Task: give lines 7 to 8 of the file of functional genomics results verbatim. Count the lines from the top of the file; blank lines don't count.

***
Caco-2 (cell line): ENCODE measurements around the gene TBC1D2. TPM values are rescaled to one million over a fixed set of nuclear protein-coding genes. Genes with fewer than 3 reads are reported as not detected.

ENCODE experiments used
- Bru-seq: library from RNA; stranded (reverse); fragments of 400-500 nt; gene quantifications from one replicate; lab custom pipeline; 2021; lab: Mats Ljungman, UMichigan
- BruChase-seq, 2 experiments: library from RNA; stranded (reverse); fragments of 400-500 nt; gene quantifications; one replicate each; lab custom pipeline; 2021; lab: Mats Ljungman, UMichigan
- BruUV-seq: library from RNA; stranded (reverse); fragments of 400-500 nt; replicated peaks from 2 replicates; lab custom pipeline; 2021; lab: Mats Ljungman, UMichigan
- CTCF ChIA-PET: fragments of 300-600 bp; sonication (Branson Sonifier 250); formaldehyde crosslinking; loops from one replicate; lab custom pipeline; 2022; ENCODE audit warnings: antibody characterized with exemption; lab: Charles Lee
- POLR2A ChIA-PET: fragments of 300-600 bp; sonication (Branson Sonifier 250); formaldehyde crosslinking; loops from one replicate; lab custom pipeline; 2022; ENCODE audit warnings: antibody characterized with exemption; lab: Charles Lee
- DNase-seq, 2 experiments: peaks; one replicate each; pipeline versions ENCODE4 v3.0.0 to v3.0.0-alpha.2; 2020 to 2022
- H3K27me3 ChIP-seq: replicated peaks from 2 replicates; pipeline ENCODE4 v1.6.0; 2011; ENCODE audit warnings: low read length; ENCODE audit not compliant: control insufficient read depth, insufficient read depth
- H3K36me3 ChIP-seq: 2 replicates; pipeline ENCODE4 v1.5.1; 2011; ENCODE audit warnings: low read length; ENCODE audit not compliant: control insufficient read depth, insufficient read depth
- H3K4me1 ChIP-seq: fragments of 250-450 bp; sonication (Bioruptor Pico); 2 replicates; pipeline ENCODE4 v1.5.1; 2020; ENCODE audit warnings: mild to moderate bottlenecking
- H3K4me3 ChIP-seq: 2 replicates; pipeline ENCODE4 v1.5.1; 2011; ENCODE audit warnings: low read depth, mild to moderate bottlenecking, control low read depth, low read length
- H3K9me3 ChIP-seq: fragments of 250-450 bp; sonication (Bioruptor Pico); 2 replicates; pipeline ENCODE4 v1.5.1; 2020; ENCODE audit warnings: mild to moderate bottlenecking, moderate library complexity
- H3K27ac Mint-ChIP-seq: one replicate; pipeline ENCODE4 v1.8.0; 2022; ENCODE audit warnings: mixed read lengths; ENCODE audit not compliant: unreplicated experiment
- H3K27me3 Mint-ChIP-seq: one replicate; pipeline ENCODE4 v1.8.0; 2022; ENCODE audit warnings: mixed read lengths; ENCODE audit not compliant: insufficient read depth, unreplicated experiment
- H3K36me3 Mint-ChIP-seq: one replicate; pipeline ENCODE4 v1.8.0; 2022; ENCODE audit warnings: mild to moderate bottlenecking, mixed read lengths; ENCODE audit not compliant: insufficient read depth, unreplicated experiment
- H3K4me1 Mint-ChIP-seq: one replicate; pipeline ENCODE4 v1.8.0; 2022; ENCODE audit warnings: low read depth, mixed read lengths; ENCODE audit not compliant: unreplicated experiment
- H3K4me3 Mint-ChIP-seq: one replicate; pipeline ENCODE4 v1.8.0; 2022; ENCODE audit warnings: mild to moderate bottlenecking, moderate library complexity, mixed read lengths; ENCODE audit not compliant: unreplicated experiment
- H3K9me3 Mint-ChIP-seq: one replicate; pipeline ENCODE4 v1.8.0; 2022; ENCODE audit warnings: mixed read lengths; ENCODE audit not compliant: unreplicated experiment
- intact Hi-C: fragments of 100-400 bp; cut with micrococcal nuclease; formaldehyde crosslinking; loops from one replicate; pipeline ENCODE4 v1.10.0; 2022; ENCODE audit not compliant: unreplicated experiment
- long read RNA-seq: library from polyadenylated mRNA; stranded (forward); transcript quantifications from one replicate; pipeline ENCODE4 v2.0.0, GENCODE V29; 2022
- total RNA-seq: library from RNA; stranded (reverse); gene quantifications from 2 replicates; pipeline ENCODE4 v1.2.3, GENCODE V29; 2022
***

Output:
- POLR2A ChIA-PET: fragments of 300-600 bp; sonication (Branson Sonifier 250); formaldehyde crosslinking; loops from one replicate; lab custom pipeline; 2022; ENCODE audit warnings: antibody characterized with exemption; lab: Charles Lee
- DNase-seq, 2 experiments: peaks; one replicate each; pipeline versions ENCODE4 v3.0.0 to v3.0.0-alpha.2; 2020 to 2022